Talk to me! The communicating styles of architectural students
Authors: Potangaroa, Regan ; Murphy, Chris
ABSTRACT: Many students perceive the topic of architectural science and technology as being
overtly mathematical and quantitative. It is considered a “hard” topic within the design course and as
such demands teaching strategies to meet these negative perceptions. Part of the challenge is to
understand the type of student you are teaching and gain an appreciation of how they learn.
To this end, the authors undertook a survey into the communication style of students across the five
years of the course from the School of Architecture at Unitec in Auckland New Zealand. The study
used a survey instrument developed and adapted by the authors from earlier work by Casse (1981)
designed in part for cross-cultural communication. This instrument classified each of the 242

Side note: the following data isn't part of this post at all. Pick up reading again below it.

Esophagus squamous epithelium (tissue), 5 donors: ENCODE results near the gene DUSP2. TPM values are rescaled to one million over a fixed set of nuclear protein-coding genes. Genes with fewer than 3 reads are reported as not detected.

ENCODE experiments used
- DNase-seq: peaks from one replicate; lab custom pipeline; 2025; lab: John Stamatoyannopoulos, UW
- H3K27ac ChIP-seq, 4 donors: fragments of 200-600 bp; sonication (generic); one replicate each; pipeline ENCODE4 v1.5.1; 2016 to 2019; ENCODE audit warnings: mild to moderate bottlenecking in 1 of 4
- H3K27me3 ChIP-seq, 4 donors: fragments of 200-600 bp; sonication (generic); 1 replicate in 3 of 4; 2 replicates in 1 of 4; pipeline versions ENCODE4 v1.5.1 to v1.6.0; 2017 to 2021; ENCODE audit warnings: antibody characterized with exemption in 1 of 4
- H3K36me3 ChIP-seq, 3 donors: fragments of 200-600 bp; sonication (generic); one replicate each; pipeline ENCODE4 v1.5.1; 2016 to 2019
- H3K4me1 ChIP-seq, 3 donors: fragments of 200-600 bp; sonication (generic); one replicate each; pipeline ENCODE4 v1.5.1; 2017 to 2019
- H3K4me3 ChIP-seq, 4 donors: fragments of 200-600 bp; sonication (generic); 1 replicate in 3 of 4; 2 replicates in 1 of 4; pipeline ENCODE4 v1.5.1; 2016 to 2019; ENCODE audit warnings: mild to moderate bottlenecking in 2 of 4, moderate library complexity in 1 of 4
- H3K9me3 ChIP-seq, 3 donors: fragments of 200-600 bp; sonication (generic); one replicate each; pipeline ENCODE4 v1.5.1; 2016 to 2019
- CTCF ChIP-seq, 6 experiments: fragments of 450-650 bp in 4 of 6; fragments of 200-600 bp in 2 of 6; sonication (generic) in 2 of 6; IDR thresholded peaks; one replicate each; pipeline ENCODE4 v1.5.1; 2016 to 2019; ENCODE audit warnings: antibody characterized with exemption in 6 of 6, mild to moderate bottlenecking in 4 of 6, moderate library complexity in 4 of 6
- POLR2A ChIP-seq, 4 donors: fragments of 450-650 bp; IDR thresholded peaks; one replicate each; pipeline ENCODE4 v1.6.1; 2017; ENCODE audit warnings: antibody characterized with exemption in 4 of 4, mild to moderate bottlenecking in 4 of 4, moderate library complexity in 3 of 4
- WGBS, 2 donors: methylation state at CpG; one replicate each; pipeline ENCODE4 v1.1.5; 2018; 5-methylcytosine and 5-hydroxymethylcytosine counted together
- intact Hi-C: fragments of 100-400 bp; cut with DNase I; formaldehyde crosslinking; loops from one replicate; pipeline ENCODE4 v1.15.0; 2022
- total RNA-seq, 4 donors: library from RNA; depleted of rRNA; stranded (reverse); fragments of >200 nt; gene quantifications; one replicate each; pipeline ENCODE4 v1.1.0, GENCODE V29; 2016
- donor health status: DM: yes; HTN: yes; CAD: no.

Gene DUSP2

architectural students surveyed according to the four communication orientations of Action, Process,
People and Ideas.
The study was then extended to include the Schools of Engineering and the School of Construction
students at Unitec, a total sample size of 492 students. The results were analysed and compared.
This paper discusses the educational background behind this survey, suggests results and possible
courses for action as a result of the conclusions drawn.